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Inspected by No. 2



Nissan's quality-assurance director at its plant in Sunderland, England, announced in July that the company had developed a substance based on the most destructive forms of bird poop they had found throughout the world, for the purpose of rigorously testing its automobiles' paint jobs. Added the director, John Burke, "It looks like the real thing: It's white, it's viscous and it smells horrible."

Personal best

According to Pacific Dunlop, the company supplying condoms for the 2000 Olympic Games in Sydney, Australia, Olympic officials have requested 51 condoms per participant for the 17-day event. Said one athlete in the Daily Telegraphof London, "Three a day sounds too many."

Ham on the lam

Five people were indicted in Brenham, Texas, in August for a scheme to kidnap a pig, which had just lost a livestock show judging in Houston, and spirit it away to another show in San Angelo, Texas (where, by the way, it won first place, worth $4,000). The pig had belonged to one of the people accused, but under the rules of the Houston contest, all losing pigs automatically became the property of a slaughterhouse.

Honest work

In May, a judge in Red Deer, Alberta, sentenced Nelson Dicks, 32, to 21 days in jail for making a false claim on an unemployment insurance form. Jail time is not usually given on first offenses, but Dicks got in additional trouble by volunteering that life was tough for him and that he might be forced to apply for benefits again even though he was working, provoking the judge to ask him, point-blank, "So you'll lie again?" Responded Dicks, "You're damn right."

Out of balance

In May, residents of Qiongshan village in Guangdong province, China, blew up a brand-new bridge on a main artery because they believed it had been constructed in violation of the principles of feng shui (spiritual beliefs about the arrangement of objects in a space). And New York feng shui authority Eliza Arekelian told The Independent of London that the July scaffolding collapse in Times Square was caused in part by the nearby billboard image of a Concorde jet, whose nose was pointing the wrong way. And Newsweek reported in May that business was booming for New York City "smudger" Eleni Santoro, who charges real-estate agents $200 an hour to erase the negative energy from a property.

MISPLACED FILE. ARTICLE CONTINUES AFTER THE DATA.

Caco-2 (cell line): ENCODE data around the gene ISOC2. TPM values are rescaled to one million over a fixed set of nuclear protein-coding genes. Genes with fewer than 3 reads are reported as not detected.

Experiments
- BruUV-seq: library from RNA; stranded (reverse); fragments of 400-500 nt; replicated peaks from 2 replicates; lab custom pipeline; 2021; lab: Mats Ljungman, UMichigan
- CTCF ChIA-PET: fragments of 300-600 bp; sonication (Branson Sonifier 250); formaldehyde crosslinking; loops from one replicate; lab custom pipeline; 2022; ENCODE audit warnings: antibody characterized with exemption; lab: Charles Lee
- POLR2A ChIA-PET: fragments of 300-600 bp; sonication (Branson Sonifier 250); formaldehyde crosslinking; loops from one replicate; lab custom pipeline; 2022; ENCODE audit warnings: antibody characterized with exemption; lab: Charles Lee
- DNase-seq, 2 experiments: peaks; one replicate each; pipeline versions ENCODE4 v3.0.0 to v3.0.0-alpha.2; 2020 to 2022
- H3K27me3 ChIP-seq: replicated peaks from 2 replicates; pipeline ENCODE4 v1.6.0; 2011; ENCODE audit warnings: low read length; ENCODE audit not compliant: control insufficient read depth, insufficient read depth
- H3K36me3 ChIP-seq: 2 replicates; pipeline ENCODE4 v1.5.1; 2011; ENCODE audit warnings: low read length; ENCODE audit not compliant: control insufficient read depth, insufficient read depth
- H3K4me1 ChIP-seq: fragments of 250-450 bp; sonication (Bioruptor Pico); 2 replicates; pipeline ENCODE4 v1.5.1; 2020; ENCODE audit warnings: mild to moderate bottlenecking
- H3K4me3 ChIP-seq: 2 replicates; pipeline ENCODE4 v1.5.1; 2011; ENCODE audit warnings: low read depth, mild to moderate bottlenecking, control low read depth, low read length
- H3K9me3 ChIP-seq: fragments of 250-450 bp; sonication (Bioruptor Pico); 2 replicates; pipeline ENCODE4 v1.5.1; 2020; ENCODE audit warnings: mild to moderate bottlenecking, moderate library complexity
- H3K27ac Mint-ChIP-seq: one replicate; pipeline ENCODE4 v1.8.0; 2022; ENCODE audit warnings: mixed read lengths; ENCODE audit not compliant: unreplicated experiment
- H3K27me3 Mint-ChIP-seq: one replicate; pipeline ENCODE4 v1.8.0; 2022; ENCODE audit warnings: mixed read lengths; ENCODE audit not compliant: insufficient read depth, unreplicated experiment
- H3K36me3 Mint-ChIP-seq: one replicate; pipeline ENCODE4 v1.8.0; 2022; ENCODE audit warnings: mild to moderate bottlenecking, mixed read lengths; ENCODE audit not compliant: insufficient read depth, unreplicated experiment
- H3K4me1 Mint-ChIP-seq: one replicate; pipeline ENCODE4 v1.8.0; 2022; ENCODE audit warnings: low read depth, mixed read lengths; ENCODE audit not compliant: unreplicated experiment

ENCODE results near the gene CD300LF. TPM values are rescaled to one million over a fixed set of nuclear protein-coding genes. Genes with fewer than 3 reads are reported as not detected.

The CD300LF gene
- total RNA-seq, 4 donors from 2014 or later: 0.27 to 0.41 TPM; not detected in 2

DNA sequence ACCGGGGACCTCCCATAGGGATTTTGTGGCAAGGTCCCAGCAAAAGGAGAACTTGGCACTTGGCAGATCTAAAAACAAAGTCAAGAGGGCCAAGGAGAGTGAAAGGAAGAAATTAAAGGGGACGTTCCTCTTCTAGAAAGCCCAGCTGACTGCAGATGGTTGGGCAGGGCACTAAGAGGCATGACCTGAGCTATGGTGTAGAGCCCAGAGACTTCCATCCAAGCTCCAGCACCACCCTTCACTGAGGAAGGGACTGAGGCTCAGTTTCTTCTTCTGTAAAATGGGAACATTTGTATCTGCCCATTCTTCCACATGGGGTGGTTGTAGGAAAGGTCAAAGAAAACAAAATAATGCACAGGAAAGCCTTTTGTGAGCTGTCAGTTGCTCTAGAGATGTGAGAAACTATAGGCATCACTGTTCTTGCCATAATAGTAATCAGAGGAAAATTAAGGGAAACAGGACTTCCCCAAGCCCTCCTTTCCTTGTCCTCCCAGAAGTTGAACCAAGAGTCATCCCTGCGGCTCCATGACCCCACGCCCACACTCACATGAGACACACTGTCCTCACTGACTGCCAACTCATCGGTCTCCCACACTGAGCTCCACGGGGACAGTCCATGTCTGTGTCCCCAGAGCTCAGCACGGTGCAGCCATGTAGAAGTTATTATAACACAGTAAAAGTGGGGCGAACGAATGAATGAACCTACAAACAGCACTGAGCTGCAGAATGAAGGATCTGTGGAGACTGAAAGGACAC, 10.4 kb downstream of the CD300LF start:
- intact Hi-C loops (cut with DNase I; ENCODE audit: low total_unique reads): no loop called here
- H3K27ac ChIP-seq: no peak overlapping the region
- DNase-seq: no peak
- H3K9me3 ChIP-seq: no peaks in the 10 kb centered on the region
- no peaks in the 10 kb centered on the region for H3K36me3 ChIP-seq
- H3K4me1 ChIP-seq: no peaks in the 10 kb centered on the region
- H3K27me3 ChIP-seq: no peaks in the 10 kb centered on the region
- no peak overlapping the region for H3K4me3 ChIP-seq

Mouthing off

In March, China's official Xinhua news agency reported that surgeons at a military hospital in Chongqing had successfully removed two of the three tongues of farmer Xian Shihua, 32, enabling him to eat and speak comfortably for the first time in 20 years. His birth tongue, which is 13 inches long, remains; the other two, which are each about 3 inches long, had grown during adolescence.

Washing his genes

News of the Weird reported that in January 1998, the executor of the estate of the late Larry Lee Hillblom (founder of the DHL international courier service) agreed to pay out $90 million to four Pacific Islands teen-agers if they could prove paternity by Hillblom's DNA. At the time, proof seemed imminent, but shortly afterward, the children's lawyers reported that not only had all of Hillblom's belongings disappeared from his house in Northern Mariana Islands but that the house had been sanitized to such a degree that not even a single hair could be found. Also, the site of Hillblom's 1995 plane crash was devoid of even a single speck of blood. In June, a former Hillblom associate was identified as a suspect in the movie-plot-like cleaning.

He-man error

In September at a bar in Porto Hel, Greece, British vacationer Daniel Littlewood, 23, died showing off to a female companion that he was impervious to pain; he had instructed her to place a Swiss Army knife against his abdomen while he leaned into it with great force, but he miscalculated. And in August, Ivory Coast army Col. Pascal Gbah, 49, shot himself to death while testing a supposedly "magic" belt that the manufacturer (Gbah's cousin) claimed would protect the user from gunfire.

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